YP: Yes, I do, although I would add that the abandonment of Enlightenment principles is not an exclusively Israeli trend. We see signs of it in many places around the world today, most glaringly perhaps in the presidential candidacy of Donald Trump in the U.S. In Israel, the trend seems to be taking on a religious guise and is connected to various internal shifts Israeli society is experiencing. Some of it has to do with the unraveling of Israeli society following the advent of identity politics, which essentially did away with the earlier attempts to create a unified civil society in Israel. When the common statist principles that formerly united people waned and various differences between them were accentuated—Ashkenazi/Mizrahi, Left/Right, liberal/conservative, secular/religious—the Jewish religion was recruited as a basic glue to hold together a national community. Israeli society finds it increasingly difficult to unite around what you call Enlightenment principles, the principles that created the modern state in the first place. Unfortunately, this problem seems endemic to the region in general, although until recently it was confined primarily to Arab or Muslim countries. Historians of the West usually point to the abandonment of religious principles and the reorganization of life around knowledge and reason as the beginning of modernity. In some respects, the recent changes in Israel point to a reversal of this process.

EK: Do you, then, view this process as an indication that Modern Hebrew culture has failed to develop a new, modern Israeli identity where the Jewish religion serves only as a part of its cultural heritage, part of its past, rather than as an active agent?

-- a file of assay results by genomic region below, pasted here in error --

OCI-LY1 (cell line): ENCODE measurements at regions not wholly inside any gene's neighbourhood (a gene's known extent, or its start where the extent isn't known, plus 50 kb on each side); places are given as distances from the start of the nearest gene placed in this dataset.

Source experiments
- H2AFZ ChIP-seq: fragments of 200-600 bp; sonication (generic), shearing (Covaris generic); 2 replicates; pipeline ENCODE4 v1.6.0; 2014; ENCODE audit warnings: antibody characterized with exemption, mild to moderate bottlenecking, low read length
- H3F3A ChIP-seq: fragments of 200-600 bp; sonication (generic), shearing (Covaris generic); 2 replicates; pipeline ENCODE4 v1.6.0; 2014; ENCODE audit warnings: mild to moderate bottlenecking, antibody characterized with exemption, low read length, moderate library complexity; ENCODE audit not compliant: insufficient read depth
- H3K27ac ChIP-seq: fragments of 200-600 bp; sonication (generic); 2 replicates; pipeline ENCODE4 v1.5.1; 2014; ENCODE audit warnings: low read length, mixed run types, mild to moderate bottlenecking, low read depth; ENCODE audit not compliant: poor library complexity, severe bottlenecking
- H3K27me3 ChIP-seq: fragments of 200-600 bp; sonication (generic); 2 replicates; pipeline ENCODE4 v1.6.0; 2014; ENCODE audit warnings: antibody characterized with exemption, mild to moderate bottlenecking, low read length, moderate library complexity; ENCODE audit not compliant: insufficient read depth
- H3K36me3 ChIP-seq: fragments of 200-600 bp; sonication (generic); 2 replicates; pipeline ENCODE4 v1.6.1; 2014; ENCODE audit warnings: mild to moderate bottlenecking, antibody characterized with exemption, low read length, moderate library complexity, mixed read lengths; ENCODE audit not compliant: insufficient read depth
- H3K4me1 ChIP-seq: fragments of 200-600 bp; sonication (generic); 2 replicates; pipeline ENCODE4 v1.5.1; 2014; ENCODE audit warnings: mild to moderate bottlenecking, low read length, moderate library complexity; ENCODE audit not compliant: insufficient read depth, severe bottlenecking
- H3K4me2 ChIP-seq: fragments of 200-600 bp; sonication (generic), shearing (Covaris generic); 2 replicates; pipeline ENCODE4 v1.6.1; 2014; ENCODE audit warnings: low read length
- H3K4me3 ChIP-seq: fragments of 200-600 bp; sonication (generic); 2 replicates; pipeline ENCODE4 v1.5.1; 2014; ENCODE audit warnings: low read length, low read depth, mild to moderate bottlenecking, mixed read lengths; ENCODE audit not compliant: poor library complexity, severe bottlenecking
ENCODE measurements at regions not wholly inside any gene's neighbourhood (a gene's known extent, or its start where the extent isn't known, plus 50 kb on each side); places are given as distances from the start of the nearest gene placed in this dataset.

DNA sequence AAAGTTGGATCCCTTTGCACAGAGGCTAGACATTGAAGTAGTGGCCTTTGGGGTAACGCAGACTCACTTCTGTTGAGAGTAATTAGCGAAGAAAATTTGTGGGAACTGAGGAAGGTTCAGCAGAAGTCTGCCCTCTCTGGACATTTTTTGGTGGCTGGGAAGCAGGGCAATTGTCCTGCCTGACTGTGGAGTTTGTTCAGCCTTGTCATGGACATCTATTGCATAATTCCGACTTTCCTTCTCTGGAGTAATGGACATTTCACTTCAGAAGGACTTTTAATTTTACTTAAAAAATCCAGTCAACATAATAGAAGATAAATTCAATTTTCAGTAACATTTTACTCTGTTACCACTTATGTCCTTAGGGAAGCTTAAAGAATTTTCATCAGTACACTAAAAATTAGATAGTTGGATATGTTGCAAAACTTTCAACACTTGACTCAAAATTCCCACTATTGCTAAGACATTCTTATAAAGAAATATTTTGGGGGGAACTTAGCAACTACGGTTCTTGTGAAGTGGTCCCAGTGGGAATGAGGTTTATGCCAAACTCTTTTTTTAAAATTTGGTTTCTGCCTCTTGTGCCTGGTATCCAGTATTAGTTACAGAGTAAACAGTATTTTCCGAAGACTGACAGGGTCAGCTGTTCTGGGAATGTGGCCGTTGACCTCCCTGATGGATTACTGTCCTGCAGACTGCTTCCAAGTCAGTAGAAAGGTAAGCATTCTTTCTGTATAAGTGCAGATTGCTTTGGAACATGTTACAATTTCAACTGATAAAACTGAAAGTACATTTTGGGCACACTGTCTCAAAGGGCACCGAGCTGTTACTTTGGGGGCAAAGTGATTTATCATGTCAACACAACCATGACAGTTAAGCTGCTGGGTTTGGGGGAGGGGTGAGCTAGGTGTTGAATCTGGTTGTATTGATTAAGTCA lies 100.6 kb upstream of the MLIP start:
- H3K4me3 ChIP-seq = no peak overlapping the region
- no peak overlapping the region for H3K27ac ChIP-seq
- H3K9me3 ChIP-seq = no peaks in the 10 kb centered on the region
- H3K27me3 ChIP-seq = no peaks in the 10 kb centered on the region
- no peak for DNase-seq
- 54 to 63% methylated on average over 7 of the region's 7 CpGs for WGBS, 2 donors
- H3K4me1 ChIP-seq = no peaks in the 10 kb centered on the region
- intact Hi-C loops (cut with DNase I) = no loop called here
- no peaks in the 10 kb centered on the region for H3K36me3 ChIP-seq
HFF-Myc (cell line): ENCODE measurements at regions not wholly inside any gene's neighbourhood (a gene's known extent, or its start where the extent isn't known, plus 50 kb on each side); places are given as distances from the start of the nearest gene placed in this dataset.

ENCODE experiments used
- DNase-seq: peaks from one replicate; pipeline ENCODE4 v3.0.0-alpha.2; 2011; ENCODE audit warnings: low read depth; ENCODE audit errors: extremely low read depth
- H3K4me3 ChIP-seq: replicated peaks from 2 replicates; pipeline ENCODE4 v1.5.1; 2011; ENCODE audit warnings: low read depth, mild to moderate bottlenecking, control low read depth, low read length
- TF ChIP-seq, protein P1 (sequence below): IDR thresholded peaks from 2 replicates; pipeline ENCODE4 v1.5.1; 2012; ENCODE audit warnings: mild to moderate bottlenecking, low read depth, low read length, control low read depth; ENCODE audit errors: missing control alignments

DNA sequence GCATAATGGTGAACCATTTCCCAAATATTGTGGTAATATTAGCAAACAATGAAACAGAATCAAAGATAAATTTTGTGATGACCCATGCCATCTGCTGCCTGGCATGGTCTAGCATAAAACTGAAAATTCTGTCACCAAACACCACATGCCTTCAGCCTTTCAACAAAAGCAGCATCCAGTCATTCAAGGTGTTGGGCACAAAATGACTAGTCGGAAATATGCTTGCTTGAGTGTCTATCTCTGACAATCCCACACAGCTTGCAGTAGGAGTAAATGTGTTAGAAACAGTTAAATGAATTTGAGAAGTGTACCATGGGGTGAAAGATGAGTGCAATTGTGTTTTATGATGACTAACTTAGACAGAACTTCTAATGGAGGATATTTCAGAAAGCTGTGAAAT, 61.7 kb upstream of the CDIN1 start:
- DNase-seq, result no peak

YP: I think it's probably too early to tell because we are in the very beginning of a process, that began only about thirty years ago and it's hard to predict the directions it will take. Since the 1980s, the relatively young and vicarious secular culture that began to be constructed by the Israeli state since its inception has been undergoing a process of deconstruction. The beginning of the process was a bit tumultuous, with the various sectors or groups that comprise Israeli Jewish society running wild with the freedoms they felt from the unwinding restraints of statism. The process was not devoid of conflicts either, with various groups vying for power and precedence over others. Those groups that were perceived as oppressors, that is, the secular and the Ashkenazi who formerly held the reins of power, came under the heaviest attacks and lost most of their former influence. The loudest voices that are currently heard in Israel are those of the Mizrahi and the national religious, whose rising sway is felt in different ways and in different parts of society. While the impact of Mizrahim is more cultural in nature, the national religious are wielding more political power and seem to be making concerted changes that will perhaps be more enduring. These two groups—the Mizrahi and the national religious—share some interests, especially those related to the Jewish religion. This means that the most dominant parts of Israeli society today are not only more tolerant of PDRs, Public Displays of Religion, but actively seek to promote them. There are good reasons to believe this trend shall continue because 1) religious sensibilities resonate with many Israelis, not just Mizrahi and the national religious, 2) because other and more powerful identifying alternatives have not been found yet, and 3) because of the peculiar nature of Jewishness, which is, after all, much more than just a religion.